Analysts weren't uniformly impressed with what Atlassian had to say. On the one hand, investment bank Citigroup called the company's prospects "significant" and reiterated its buy rating and $435 price target on the stock. On the other, Piper Sandler lowered its price target (to $384), while Cowen & Co. called the investor day revelations "relatively in line with expectations" -- and maintained a $330 price target and neutral rating on the stock.
But what did Atlassian say, specifically?
Reviewing the company's PowerPoint presentation, it seems it sees its total addressable market for software products as worth about $29 billion today, but growing to $176 billion by 2025. The company also seems to be gaining market share, noting that as the market at large is growing 11% per year, its own addressable market is growing at 14%.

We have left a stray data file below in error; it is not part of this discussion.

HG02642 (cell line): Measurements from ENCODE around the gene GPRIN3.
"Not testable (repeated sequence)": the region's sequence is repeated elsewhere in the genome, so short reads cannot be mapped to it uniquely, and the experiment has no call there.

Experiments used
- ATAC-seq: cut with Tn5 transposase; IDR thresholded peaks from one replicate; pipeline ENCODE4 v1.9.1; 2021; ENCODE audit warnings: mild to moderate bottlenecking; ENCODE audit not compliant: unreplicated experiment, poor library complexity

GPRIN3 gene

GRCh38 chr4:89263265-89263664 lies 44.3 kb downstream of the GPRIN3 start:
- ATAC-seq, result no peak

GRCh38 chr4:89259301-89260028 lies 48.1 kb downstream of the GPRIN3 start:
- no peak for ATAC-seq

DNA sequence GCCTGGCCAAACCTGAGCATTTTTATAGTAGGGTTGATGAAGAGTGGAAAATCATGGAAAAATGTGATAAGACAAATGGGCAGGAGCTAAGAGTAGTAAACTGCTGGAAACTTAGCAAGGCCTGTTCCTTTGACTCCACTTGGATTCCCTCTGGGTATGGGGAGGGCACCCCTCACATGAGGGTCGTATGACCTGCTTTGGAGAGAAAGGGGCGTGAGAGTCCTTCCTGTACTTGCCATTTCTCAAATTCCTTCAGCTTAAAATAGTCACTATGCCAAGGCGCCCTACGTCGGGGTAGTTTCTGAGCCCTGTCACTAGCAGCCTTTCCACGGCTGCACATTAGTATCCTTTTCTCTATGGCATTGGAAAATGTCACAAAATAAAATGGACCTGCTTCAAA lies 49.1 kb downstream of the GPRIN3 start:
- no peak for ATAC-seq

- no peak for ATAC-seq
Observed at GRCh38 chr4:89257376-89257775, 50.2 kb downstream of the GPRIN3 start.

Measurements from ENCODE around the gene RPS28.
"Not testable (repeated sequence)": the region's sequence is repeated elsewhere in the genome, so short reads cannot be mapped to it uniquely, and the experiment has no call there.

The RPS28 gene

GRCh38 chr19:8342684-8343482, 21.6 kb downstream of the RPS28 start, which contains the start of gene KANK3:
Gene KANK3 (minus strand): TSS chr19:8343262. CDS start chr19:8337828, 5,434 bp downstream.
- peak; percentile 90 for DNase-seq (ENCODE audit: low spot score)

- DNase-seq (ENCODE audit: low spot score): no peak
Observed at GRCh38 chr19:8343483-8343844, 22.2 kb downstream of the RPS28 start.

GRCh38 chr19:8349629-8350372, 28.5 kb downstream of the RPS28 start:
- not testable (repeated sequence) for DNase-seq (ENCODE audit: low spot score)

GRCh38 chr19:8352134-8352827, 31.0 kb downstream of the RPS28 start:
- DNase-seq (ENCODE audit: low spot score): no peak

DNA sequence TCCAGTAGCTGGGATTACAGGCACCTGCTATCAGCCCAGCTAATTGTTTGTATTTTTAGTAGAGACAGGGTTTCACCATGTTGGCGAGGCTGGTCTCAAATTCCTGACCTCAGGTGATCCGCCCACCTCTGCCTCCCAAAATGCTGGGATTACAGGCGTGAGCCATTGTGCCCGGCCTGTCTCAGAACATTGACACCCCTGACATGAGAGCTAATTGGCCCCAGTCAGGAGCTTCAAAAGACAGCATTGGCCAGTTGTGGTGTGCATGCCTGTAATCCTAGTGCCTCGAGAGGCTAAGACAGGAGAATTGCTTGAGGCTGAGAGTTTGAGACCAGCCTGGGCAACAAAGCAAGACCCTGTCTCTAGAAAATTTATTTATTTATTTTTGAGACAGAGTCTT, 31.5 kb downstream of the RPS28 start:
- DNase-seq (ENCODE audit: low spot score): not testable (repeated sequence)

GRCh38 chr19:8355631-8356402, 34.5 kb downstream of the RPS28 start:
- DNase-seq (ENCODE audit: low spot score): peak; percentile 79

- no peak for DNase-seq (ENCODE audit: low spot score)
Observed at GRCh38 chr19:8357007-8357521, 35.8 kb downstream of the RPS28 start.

And of course, with Atlassian doing barely $2.4 billion in business last year, this all implies a lot of growth ahead for the company.
That being said, I'm honestly not sure how the company is working its math. If its market is growing from $29 billion to $176 billion by 2025, well, that's sixfold growth over three years -- much faster than 14% growth. If other investors are similarly confused about the math, that might explain some of Atlassian's stock price weakness today.
Additionally, Yahoo! Finance figures show analysts projecting 20% long-term earnings growth for Atlassian. But if the company itself is predicting something more along the lines of 14% growth -- well, that too might be a factor that's spooking investors.
Long story short, Atlassian's problem today appears to be less about the company's growth prospects (which seem impressive) and more about its failure to clearly communicate its message.